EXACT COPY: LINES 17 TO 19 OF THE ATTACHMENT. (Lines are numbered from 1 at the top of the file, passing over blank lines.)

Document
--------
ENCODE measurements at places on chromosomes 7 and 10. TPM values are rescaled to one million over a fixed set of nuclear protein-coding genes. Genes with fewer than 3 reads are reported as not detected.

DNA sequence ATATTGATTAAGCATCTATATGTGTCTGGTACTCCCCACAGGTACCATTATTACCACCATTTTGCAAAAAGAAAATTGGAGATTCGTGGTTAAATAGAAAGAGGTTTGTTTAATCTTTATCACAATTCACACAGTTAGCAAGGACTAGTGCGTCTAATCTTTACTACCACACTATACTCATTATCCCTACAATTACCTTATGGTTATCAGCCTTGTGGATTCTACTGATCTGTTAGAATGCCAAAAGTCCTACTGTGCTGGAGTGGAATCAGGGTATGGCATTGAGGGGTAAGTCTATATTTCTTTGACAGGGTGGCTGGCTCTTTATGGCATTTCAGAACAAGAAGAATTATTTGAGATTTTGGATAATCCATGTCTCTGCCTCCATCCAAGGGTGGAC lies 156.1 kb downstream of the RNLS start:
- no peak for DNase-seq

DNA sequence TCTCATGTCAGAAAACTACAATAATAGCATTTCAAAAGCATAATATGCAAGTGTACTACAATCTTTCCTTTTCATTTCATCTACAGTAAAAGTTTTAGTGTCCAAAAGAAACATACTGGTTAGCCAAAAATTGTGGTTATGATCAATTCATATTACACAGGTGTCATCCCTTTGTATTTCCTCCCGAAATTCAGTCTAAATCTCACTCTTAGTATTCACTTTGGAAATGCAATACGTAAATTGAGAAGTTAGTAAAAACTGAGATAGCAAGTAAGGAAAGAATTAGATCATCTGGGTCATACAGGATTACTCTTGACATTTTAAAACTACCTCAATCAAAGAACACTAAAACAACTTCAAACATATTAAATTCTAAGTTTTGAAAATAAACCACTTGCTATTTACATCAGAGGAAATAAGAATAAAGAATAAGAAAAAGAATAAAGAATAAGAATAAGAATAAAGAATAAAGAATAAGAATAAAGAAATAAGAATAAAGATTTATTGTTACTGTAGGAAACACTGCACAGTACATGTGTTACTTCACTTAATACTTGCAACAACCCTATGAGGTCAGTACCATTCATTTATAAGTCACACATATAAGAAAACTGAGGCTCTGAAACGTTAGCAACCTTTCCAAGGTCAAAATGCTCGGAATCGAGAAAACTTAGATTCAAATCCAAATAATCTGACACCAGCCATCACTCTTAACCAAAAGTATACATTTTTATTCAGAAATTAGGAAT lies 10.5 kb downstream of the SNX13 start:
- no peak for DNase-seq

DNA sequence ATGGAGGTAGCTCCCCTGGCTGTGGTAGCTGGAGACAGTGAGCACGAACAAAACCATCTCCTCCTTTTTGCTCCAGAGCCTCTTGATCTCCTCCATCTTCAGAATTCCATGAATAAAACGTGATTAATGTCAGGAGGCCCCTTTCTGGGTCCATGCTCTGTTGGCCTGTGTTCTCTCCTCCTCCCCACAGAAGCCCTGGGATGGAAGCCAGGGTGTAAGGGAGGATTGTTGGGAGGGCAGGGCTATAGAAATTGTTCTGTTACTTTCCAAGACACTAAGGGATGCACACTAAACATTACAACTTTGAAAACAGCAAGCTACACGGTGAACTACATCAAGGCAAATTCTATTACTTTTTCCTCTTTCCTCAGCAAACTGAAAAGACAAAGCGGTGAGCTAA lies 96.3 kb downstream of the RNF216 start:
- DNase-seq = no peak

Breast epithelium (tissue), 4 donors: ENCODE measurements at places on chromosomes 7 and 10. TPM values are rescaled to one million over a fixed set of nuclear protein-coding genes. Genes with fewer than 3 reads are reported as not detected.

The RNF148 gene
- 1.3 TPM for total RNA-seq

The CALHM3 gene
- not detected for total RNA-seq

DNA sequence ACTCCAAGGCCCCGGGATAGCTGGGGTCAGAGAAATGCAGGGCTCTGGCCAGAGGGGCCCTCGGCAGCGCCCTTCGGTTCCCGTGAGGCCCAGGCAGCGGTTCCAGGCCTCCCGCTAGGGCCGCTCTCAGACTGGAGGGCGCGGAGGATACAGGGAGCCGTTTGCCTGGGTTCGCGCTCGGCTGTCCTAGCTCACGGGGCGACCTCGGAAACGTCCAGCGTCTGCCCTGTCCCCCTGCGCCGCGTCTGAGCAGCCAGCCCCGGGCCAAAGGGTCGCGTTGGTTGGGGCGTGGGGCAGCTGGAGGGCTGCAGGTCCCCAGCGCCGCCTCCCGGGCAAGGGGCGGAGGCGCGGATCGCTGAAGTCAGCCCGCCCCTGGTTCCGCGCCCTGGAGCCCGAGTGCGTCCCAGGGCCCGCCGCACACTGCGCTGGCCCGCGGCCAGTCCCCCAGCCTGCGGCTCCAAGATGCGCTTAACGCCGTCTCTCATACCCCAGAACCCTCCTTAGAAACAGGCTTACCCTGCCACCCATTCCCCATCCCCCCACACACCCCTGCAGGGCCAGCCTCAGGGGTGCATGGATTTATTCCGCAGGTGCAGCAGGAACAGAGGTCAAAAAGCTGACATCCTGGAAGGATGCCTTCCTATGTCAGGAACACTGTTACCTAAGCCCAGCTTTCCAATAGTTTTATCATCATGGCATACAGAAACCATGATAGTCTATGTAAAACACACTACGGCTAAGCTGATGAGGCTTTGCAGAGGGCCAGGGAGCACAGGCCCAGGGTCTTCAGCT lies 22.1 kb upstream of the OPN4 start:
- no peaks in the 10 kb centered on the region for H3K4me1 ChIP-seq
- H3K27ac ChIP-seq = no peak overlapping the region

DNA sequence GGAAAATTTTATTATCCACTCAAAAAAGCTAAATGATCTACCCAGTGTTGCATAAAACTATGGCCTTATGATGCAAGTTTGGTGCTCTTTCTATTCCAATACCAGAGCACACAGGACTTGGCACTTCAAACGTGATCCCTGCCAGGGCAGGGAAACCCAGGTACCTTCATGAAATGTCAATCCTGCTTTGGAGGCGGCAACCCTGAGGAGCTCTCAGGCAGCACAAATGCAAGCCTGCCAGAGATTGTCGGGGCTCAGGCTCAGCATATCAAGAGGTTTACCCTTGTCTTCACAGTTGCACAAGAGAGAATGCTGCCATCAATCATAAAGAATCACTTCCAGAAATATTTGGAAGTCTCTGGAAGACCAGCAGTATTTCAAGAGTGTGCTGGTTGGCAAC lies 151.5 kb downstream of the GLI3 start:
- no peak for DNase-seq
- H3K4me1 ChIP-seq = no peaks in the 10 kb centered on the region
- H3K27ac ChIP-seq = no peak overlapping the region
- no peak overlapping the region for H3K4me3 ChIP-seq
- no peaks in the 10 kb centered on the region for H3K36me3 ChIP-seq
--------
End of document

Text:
- no peak for DNase-seq
- H3K4me1 ChIP-seq = no peaks in the 10 kb centered on the region
- H3K27ac ChIP-seq = no peak overlapping the region